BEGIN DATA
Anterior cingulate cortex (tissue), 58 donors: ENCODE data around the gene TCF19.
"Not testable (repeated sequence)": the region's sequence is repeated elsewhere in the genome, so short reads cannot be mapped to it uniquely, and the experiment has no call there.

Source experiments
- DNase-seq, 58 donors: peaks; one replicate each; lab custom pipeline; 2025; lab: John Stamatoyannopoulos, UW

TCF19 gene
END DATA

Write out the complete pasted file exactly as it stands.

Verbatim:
Anterior cingulate cortex (tissue), 58 donors: ENCODE data around the gene TCF19.
"Not testable (repeated sequence)": the region's sequence is repeated elsewhere in the genome, so short reads cannot be mapped to it uniquely, and the experiment has no call there.

Source experiments
- DNase-seq, 58 donors: peaks; one replicate each; lab custom pipeline; 2025; lab: John Stamatoyannopoulos, UW

TCF19 gene